Oddly enough, I felt that the two crews at the bottom this week were actually the two crews who delivered the two best performances for this particular challenge. Ultimately, it was up to the judges to decide who would advance, and Poreotix was chosen as the finalist to represent the West Coast for the Last Chance Challenge.
Hype 5-0 members were in tears as Josh Ulep gave his closing remarks to the audience. They should feel proud of themselves for representing Hawaii well, for their tremendous artistic growth as a crew while on the show, and for persevering through the rough comments they received from the judges week after week. They truly lived up to their name as they definitely brought the hype to the "ABDC" stage.
We were then finally down to the last two crews of the season with the Last Chance Challenge. Not only did both crews incorporate impressive, large-stage props that really represented their themes, but both were able to collaborate with the talented Swizz Beatz, who has worked with blockbuster artists such as Jay-Z, T.I., Beyonce and Snoop Dog. The crowd knew they were in for two amazing last performances.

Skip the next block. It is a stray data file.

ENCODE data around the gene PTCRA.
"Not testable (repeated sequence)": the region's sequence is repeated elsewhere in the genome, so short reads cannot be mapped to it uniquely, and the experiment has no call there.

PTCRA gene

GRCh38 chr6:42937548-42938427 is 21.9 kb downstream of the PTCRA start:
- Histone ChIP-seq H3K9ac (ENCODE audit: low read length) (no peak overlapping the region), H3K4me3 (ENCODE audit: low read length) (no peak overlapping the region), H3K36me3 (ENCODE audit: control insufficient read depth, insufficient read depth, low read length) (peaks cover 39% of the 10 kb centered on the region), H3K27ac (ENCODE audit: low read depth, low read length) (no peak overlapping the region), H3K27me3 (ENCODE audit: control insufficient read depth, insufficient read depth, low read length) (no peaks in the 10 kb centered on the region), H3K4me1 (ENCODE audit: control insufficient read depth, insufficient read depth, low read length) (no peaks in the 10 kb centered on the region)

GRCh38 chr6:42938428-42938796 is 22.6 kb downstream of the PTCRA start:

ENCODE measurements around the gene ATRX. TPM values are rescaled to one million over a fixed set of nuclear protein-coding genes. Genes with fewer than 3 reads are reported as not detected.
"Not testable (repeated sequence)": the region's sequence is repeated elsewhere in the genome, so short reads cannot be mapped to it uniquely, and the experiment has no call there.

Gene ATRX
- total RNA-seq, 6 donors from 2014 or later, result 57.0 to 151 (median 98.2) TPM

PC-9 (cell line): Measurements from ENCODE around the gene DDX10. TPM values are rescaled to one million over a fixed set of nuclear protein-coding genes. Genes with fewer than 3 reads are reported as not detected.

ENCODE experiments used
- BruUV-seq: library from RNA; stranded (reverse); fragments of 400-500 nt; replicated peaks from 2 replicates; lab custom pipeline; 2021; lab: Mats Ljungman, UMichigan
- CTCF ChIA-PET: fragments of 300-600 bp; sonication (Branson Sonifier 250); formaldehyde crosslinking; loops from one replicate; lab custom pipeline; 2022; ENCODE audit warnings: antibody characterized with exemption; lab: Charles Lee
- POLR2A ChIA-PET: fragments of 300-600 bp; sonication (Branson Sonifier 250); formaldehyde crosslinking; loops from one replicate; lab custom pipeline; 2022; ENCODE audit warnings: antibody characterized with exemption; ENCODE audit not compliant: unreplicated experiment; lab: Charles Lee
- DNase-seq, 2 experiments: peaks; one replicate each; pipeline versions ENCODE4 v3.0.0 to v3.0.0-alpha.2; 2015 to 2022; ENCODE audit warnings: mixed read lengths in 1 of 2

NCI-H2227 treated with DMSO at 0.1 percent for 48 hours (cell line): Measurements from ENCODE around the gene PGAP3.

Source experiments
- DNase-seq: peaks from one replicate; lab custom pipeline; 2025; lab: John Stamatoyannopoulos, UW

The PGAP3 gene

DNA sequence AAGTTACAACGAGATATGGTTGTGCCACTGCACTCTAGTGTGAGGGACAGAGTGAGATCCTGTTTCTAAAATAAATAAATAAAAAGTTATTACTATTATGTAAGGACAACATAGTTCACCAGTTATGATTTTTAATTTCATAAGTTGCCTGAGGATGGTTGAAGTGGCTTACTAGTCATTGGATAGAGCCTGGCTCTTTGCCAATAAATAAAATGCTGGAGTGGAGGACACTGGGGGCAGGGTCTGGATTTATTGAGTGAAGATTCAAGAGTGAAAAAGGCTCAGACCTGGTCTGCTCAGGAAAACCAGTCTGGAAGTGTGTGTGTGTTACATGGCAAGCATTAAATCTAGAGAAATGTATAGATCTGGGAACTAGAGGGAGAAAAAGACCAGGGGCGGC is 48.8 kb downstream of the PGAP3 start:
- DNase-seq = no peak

Blueprint Cru stepped out of cutouts of their bodies in a piece entitled "Come to Life." Their routine was powerful and precise. The only part of the routine that I didn't feel was executed well was the windmills done by Derek "Derty" Rice and B-boy Hero. Derek's windmills were slower, with his legs bent, while B-boy Hero powered through his windmills at a faster and more dynamic pace. I later discovered that Derek had a shoulder injury, so maybe it was not such a smart choice on the part of the crew to subject him to mirroring the windmills of B-boy Hero, especially at the front of the formation for the final challenge.
Despite this, Blueprint Cru delivered a strong performance characteristic of their dynamic stage presence, intricate choreography and mixture of choreography and clever stunts.
The final performance did not disappoint as Poreotix presented "Tetreotix." The performance set was a giant Nintendo Gameboy controller clearly depicting a video-game theme to the brilliant sound effects mix of Swizz Beatz. Poreotix incorporated finger tutting, waving, hitting, and tutting in trios as well as many intricate ripples, level changes and their typical humorous moments, such as the eyebrow waving and belly waving. Though their piece was primarily made up of poppin' styles, the diversity of styles within this genre was impressive. Poreotix is clearly a crew of dancers that have trained in poppin' and who have mastered the art of freaking the beats of the music. Although I wished they would have incorporated the breakin' power moves that Justin and Lawrence are obviously capable of, their performance was clean, entertaining and very intricate.